Low-Conflict vs. High-Conflict Divorce: Why Mediate?

You’d always wanted to go with your ex-husband to Hawaii–you asked year after year, but the answer was always the same. “Sorry, hon, there’s just not enough money for a trip like that. You know business is rough. Maybe next year.”

But next year and next year and many more next years came–and the money was just never there.

And then, as you’re trying to come to terms with his leaving you, just walking out with the woman he “courted” while married to you, you discover that your soon-to-be ex will taking his affair partner to Hawaii.

You’re on the phone with your lawyer within minutes.

“Make him pay through his nose in the divorce settlement. Take him for everything he’s worth.”

And thus begins your own version of  “War of the Roses,” fought through the courts, with the assistance of your lawyer.

But let’s take a step back from the Hawaii-horror, and look at marriage and divorce–and what keeps people in marriage, long after they believe they should go.

In a series on marriage and divorce starting with “Should I Stay or Should I Go,” I covered issues individuals face when they ponder divorce. And often the number one concern that parents have when they consider leaving a spouse is: Won’t this divorce damage my children?

I repeat some of my post Should I Stay or Should I Go?: High Conflict Marriages and Their Impact on Children #2–And the Research Says. . . here, although I encourage you to return to that entry if you’re still not sure if you’re doing hte right thing for your children by leaving a marriage filled with strife.

Recall from there that a research study published as ”Parental conflict and marital disruption: Do children benefit when high-conflict marriages are dissolved?” in the Journal of Marriage and the Family (August, 1999),  asserted that in intact marriages with a high degree of interparental conflict, “high levels of marital conflict are associated with . . . great. . . increases in children’s behavior problems. . .[Further,] the adverse effect of frequent marital quarrels is larger than the deleterious effect of separation and divorce.” [italics mine]

Pretty strong, huh? So you can’t claim that staying married and having a scream-fest night and day is of any help to your offspring. If you’re still in doubt on that topic I suggest you review several more studies I quote in that post, but I finish with Constance Gager, Associate Professor of Child and Family Studies at Montclair State University, who claimed in an interview that “[t]he basic implication is, ‘Don’t stay together for the sake of the children if you’re in a high conflict marriage.’”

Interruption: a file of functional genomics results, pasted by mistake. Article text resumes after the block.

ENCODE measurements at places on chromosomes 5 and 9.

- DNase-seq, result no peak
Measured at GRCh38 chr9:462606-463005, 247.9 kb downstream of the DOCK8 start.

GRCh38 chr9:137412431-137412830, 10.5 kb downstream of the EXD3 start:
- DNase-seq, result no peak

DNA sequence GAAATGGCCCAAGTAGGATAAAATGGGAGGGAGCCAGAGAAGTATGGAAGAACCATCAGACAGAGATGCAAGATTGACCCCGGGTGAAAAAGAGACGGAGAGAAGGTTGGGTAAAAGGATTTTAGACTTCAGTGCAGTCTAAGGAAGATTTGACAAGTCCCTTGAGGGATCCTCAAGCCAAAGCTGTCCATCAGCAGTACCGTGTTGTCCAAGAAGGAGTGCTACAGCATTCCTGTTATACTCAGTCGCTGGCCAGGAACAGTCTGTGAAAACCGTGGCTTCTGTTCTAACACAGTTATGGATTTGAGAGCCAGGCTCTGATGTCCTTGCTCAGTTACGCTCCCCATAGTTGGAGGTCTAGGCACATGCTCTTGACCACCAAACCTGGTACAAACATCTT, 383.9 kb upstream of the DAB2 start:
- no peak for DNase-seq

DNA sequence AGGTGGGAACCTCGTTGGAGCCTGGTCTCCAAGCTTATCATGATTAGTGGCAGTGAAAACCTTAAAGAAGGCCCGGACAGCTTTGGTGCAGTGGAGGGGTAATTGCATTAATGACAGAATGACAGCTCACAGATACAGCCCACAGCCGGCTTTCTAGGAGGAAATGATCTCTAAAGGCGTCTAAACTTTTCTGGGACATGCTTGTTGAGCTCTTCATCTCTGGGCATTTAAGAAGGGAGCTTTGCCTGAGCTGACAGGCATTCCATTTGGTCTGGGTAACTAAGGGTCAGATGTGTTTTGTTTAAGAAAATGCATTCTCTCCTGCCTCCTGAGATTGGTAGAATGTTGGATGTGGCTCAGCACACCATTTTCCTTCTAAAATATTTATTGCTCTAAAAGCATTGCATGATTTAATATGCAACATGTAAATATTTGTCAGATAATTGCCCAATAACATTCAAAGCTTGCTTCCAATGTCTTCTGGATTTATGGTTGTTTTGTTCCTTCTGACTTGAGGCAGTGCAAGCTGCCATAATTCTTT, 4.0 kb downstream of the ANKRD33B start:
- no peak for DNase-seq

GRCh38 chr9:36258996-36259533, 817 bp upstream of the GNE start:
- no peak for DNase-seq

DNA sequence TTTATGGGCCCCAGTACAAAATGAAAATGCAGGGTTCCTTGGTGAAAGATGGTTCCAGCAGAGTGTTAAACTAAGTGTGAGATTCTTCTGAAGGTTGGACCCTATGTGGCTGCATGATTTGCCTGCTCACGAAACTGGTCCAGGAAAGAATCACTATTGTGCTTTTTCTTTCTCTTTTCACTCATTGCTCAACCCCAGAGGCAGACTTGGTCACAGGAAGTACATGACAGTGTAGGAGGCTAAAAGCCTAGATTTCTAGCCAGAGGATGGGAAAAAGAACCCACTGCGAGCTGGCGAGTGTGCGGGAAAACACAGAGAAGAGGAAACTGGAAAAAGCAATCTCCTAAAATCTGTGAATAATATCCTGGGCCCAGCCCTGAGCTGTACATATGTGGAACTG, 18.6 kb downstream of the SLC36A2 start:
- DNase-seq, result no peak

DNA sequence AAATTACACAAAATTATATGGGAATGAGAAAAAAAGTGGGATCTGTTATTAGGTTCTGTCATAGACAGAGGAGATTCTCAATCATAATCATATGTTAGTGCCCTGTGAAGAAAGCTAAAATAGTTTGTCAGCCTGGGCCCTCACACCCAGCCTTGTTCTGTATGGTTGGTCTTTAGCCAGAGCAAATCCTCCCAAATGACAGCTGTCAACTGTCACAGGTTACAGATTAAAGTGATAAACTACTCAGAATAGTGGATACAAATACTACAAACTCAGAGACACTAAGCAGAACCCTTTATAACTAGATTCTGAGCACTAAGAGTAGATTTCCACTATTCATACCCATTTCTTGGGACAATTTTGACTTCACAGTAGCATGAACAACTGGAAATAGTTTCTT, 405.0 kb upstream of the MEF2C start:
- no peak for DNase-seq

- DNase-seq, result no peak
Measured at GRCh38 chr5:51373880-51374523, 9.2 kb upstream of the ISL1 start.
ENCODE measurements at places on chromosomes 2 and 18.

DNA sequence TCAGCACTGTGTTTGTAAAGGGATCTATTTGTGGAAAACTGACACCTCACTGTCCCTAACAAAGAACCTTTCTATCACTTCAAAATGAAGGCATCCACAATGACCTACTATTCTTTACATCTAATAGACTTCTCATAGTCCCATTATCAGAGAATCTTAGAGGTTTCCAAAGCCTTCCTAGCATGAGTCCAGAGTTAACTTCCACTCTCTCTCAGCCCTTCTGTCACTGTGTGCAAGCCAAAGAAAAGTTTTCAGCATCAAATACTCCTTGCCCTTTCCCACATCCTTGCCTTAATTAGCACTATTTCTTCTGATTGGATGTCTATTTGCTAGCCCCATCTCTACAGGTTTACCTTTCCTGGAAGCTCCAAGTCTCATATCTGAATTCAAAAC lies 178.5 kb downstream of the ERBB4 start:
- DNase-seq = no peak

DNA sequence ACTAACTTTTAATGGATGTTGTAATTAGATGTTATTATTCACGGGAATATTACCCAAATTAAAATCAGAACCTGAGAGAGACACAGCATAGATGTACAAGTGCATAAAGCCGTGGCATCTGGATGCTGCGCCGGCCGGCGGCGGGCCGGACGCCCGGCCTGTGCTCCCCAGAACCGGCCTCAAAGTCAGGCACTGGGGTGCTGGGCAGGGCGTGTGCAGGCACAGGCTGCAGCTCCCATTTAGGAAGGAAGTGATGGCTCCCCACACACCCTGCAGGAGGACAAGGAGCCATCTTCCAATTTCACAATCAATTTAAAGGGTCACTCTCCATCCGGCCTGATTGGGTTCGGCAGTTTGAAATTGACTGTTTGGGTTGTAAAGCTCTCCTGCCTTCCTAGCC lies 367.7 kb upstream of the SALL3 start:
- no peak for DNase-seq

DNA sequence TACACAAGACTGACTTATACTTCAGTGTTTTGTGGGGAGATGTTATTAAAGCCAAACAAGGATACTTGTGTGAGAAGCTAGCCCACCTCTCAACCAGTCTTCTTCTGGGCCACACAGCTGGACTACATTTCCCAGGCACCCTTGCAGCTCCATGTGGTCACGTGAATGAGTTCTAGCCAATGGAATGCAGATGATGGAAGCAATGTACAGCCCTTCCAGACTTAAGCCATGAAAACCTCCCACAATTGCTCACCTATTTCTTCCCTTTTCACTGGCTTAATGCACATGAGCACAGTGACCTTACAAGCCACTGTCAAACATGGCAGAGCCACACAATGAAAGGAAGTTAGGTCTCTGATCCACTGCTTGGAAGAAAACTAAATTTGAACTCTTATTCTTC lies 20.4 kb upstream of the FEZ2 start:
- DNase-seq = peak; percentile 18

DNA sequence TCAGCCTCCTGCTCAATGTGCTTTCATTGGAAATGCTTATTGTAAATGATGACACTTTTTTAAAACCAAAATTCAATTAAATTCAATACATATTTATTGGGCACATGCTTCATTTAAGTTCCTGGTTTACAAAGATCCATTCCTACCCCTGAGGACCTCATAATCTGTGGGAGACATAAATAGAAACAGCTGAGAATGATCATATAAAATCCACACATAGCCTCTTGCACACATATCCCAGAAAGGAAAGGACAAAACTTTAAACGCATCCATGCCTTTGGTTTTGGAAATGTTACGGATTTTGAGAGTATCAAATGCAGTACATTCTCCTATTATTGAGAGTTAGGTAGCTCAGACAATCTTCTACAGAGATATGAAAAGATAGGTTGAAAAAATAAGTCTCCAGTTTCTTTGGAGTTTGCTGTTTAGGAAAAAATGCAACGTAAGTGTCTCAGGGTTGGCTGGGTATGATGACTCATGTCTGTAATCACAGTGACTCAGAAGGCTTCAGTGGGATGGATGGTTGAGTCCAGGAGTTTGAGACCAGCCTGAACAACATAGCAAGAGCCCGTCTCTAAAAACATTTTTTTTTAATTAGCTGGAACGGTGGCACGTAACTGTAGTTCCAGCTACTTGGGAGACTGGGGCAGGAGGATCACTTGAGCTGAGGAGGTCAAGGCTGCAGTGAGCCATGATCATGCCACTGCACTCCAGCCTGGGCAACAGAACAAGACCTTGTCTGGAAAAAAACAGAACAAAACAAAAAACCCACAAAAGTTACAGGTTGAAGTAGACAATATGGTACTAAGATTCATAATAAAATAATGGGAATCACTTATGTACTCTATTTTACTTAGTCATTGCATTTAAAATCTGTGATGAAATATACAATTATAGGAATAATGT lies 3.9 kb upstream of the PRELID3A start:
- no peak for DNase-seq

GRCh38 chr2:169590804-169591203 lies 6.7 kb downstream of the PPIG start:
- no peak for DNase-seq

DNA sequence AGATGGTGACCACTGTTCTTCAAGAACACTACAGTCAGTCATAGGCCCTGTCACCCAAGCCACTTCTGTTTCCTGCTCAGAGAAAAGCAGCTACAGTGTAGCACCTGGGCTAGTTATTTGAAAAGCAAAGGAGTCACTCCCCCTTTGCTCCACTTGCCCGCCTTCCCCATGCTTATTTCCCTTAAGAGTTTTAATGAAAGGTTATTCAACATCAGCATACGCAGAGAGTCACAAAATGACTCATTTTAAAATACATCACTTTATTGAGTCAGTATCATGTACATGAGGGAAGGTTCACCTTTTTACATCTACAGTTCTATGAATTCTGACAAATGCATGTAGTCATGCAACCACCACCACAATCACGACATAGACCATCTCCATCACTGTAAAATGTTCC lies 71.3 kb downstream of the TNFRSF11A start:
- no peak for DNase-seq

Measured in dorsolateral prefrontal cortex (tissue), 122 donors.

The Blame Game (from fedupusa.org)

The Blame Game (from fedupusa.org)

Seems clear–high-conflict marriage is harming your children.

But the underlying assumption of these studies must be that divorce will reduce interparental conflict–not maintain, or even exacerbate it. [See ** below for the research indicating how poorly children do when the divorce process itself is high-conflict.]

If the level of fighting stays high and chronic throughout the process of divorce, you do, indeed, continue to subject your children undue stress, and the toll that takes upon them may only be fully realized  years later.

So–back to you and your Pacific-Island-Depriving ex. Correct, the SOB never took you to Hawaii, and you so badly would like to see him pay for his cheating ways–

–but you prolong the battle at a high price–to you, of course, but, crucially, to the very children you so fear damaging.

If  you truly want your children to do well with your separation with from your spouse–and want to divorce without continuing anger, emotional volatility, and revenge (okay, maybe you would like revenge, if truth be told, but you’ll have to put that behind you–or, if all else fails, wait for a better moment), well, the way I see it, you’ve got one path ahead of you: the path of mediation.

**Studies show that if conflict continues throughout the divorce process (and, of course, after the settlement, too) , children are put at risk.

Long, Slater, Forehand & Fauber published a 1988 article in the Journal of Consulting and Clinical Psychology entitled “Continued High Or Reduced Interparental Conflict Following Divorce: Relation To Young Adolescent Adjustment.” There they discovered that children from divorced families where conflict continued unabated after the separation had lower grade point averages, more conduct disorders, and were rated by teachers as having more anxiety and withdrawal than children whose families had gone through low-conflict divorces.

You seek your revenge in court at the peril on your children.



I help adults and adolescents through the particular struggles of our time: tension between couples, parenting frustration, blending new families, separation and divorce, (un)employment, cancer, and loss. When relationships come to an impasse, I use mediation techniques to try to ensure that each party will have his/her needs heard and accounted for in a dignified way. In addition to talking, listening, and reframing, I utilizes the tools of metaphor, active teaching, role-playing, visualization, and hypnotherapy.for families and businesses, as well as in cases of divorce.

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